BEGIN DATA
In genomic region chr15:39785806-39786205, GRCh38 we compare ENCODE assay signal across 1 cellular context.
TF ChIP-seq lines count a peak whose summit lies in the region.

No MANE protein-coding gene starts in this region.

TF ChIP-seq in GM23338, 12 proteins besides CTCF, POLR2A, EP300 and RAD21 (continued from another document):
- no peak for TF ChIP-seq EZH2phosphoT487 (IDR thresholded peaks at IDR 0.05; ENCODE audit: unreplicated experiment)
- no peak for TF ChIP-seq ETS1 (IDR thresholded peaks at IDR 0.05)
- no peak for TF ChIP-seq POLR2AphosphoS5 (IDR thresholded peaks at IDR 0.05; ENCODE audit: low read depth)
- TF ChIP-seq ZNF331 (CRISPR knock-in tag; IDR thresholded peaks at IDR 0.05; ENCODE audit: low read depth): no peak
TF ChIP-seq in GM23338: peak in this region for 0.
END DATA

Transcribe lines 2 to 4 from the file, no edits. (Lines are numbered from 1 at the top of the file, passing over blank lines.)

TF ChIP-seq lines count a peak whose summit lies in the region.

No MANE protein-coding gene starts in this region.

TF ChIP-seq in GM23338, 12 proteins besides CTCF, POLR2A, EP300 and RAD21 (continued from another document):